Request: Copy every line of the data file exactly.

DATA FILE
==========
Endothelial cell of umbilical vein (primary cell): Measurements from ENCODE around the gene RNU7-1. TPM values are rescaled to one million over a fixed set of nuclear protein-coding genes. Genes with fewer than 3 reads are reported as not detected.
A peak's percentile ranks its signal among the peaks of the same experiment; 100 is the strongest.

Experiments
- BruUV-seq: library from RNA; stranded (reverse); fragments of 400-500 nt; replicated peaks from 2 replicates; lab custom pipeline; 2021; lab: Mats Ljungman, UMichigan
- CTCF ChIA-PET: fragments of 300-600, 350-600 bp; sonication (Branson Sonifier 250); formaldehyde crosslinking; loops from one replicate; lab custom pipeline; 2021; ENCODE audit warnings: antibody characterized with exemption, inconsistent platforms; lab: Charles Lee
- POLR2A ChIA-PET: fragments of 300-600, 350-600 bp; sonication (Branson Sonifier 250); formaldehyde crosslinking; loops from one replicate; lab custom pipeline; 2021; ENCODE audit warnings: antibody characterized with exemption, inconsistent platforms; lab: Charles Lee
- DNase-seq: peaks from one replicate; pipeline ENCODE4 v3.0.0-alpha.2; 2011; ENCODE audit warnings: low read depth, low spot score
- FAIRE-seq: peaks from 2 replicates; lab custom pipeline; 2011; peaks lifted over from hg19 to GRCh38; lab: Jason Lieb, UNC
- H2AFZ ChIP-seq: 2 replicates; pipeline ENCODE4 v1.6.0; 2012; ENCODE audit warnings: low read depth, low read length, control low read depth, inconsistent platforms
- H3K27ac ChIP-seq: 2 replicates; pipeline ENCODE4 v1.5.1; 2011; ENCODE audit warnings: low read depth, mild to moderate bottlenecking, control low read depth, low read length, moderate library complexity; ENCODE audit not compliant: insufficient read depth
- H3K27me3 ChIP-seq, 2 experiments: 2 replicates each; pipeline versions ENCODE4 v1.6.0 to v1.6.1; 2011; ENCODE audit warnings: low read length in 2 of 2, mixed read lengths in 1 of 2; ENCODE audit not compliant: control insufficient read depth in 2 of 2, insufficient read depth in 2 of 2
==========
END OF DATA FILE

Endothelial cell of umbilical vein (primary cell): Measurements from ENCODE around the gene RNU7-1. TPM values are rescaled to one million over a fixed set of nuclear protein-coding genes. Genes with fewer than 3 reads are reported as not detected.
A peak's percentile ranks its signal among the peaks of the same experiment; 100 is the strongest.

Experiments
- BruUV-seq: library from RNA; stranded (reverse); fragments of 400-500 nt; replicated peaks from 2 replicates; lab custom pipeline; 2021; lab: Mats Ljungman, UMichigan
- CTCF ChIA-PET: fragments of 300-600, 350-600 bp; sonication (Branson Sonifier 250); formaldehyde crosslinking; loops from one replicate; lab custom pipeline; 2021; ENCODE audit warnings: antibody characterized with exemption, inconsistent platforms; lab: Charles Lee
- POLR2A ChIA-PET: fragments of 300-600, 350-600 bp; sonication (Branson Sonifier 250); formaldehyde crosslinking; loops from one replicate; lab custom pipeline; 2021; ENCODE audit warnings: antibody characterized with exemption, inconsistent platforms; lab: Charles Lee
- DNase-seq: peaks from one replicate; pipeline ENCODE4 v3.0.0-alpha.2; 2011; ENCODE audit warnings: low read depth, low spot score
- FAIRE-seq: peaks from 2 replicates; lab custom pipeline; 2011; peaks lifted over from hg19 to GRCh38; lab: Jason Lieb, UNC
- H2AFZ ChIP-seq: 2 replicates; pipeline ENCODE4 v1.6.0; 2012; ENCODE audit warnings: low read depth, low read length, control low read depth, inconsistent platforms
- H3K27ac ChIP-seq: 2 replicates; pipeline ENCODE4 v1.5.1; 2011; ENCODE audit warnings: low read depth, mild to moderate bottlenecking, control low read depth, low read length, moderate library complexity; ENCODE audit not compliant: insufficient read depth
- H3K27me3 ChIP-seq, 2 experiments: 2 replicates each; pipeline versions ENCODE4 v1.6.0 to v1.6.1; 2011; ENCODE audit warnings: low read length in 2 of 2, mixed read lengths in 1 of 2; ENCODE audit not compliant: control insufficient read depth in 2 of 2, insufficient read depth in 2 of 2